At the park, Janet showed me some of the different plants. She would pick a Manitoba Maple seed to throw in the air, and the seed would go down spinning. That’s a way of how I would be able to recognize a Maple tree. She also showed me how a Maple tree will typically spread its branches, reaching around other trees to get sunlight. Lichens, which are collaborative forms of fungus and algae, grow on Maple trees, but the trees don’t seem to be bothered. She showed me chokecherry trees, with a black fungus on them. The black knot fungus (unlike lichens) will eventually kill the chokecherry tree. Poplar trees grow where water is, and so if I’d ever want to buy land, the Poplar trees will tell me where to drill a well. That’s what Janet told me. We also saw some invasive weeds – smooth brome and crested wheat grass. Janet pointed out the line of caragana, which indicated where a farmer had planted them for shelter around their farms and to keep the snow in their fields in winter and also the soil in summer.
On the trails, Janet showed me the tracks of mice, rabbits, and possibly a deer. We listened twice to what sounded like a bird, but we weren’t able to locate any.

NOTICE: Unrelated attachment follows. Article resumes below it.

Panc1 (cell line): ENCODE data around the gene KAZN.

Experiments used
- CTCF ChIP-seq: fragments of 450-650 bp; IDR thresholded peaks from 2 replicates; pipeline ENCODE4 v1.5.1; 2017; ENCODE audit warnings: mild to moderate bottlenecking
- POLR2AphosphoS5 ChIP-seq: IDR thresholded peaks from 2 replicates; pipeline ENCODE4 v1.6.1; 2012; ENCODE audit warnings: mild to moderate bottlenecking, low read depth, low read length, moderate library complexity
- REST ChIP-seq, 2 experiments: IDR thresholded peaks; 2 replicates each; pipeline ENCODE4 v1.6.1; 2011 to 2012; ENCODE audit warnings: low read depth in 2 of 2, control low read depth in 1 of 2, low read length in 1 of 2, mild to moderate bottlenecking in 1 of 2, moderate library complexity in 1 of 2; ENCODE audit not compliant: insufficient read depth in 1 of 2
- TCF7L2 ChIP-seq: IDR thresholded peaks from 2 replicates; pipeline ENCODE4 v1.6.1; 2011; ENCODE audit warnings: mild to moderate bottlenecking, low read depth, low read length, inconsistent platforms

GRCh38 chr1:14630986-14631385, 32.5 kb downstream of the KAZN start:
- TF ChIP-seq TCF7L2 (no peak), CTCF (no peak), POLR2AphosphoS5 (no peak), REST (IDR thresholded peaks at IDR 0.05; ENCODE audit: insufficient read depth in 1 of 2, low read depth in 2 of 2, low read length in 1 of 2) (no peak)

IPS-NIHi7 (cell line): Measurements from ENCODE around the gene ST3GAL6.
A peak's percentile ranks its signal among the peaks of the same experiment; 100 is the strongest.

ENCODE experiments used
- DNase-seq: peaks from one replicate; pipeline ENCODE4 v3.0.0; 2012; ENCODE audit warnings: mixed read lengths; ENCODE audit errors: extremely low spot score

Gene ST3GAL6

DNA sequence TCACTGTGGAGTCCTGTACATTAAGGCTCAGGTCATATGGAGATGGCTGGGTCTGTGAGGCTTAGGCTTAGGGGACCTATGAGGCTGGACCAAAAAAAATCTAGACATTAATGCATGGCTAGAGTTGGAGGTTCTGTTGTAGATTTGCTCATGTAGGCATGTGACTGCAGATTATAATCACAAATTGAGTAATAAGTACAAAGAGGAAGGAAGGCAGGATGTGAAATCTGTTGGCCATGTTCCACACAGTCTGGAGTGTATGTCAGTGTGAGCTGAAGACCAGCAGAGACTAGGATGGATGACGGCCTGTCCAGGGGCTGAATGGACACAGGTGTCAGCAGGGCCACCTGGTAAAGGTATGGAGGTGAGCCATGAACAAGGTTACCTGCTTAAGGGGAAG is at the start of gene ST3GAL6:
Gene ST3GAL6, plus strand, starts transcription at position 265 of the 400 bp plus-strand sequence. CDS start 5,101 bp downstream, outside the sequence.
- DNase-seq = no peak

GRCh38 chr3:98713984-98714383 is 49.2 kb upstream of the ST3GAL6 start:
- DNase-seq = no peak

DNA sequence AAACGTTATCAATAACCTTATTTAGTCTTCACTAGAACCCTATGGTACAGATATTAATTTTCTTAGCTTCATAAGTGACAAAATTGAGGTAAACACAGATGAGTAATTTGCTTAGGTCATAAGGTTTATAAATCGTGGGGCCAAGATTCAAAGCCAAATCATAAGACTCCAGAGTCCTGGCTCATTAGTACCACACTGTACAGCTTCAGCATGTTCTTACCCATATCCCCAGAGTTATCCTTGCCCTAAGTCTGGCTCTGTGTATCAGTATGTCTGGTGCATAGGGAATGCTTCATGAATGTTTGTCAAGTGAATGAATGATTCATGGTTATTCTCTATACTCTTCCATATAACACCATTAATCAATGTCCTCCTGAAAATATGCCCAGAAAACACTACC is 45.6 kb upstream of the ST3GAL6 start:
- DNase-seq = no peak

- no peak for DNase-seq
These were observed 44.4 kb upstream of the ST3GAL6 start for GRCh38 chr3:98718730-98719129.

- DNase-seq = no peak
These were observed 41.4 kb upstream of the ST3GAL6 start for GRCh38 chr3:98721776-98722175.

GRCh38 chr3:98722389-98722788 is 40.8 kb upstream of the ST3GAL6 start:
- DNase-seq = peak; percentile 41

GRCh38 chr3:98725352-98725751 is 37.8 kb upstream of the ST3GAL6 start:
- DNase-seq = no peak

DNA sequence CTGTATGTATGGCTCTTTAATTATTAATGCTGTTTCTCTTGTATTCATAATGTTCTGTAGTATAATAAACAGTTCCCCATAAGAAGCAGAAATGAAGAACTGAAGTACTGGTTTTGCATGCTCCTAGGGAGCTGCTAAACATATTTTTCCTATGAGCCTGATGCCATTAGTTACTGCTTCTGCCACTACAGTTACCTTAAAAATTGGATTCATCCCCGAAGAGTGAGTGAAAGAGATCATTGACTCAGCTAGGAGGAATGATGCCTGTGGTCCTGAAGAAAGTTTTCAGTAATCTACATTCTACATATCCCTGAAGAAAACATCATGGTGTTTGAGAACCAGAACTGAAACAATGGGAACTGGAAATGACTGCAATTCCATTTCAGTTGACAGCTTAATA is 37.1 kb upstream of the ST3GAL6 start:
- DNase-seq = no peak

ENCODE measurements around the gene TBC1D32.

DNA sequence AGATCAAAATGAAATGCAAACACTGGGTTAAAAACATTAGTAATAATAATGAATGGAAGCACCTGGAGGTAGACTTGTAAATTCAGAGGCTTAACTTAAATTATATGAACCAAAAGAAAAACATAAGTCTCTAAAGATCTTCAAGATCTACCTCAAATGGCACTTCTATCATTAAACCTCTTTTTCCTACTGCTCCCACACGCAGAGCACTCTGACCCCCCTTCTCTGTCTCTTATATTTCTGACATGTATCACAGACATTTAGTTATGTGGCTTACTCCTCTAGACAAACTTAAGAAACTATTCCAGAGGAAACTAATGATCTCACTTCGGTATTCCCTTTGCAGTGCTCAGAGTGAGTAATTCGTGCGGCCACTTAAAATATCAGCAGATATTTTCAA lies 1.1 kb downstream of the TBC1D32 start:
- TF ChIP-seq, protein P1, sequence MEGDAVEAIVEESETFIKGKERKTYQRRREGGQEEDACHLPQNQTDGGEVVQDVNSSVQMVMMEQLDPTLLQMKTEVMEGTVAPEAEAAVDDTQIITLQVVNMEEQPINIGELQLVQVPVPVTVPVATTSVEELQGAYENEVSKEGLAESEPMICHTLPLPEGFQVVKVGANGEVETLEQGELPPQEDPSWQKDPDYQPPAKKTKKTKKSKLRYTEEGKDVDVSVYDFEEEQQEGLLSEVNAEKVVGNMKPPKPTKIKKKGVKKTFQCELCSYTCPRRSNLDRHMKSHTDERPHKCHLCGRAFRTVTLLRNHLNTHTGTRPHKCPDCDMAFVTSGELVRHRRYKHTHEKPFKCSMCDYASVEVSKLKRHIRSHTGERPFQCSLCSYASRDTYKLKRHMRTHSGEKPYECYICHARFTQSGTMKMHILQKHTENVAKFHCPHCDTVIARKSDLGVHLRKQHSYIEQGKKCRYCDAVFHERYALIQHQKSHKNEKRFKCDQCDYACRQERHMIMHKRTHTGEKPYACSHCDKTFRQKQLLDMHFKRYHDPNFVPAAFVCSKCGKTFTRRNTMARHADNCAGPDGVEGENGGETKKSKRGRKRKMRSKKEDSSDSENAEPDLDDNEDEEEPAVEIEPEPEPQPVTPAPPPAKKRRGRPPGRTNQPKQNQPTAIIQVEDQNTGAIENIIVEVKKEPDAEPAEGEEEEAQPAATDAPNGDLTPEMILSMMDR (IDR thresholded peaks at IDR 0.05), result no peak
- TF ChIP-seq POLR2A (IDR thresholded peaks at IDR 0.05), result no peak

After nearly an hour of walking around, we started to feel hungry. Where I come from, if I’d sit in a park to eat, that will be either on a bench or I’ll have to be prepared with a sheet. There were a few benches at Blackstrap, but we missed them, and also, I wasn’t prepared with any sheet. Janet didn’t seem to be waiting for a sheet anyways. She picked a nice spot in a grassy area where sun was enough and also where we could face the lake. She removed the food from her shoulder bag and then sat on it, and so I took out the food I had brought, and sat on my bag, too. We had packed some hot tea, tuna sandwiches, tomatoes, apples, cookies, and chips.
This was absolutely one of the most joyful and peaceful moments I had had for long time. There was a coulee a few yards to our left. Janet told me that had been formed by water running down the hill, and now it’s full of trees that are protected from the wind and also, they have enough water. Under the sun, facing the lake, and watching the trees in the coulee, I couldn’t dream of a better place to spend my time. I have to admit, though, if Janet had not chosen the sunny area, I would probably have hung out in the treed valley.
Sadly for me, the Blackstrap Provincial Park isn’t in a walking distance from where I live, but I think the peace it gave to me is worth the drive. However, if you check out other adventures on this website, you will find many natural areas that are accessible by walking or by bus.
– Ahmed Badawy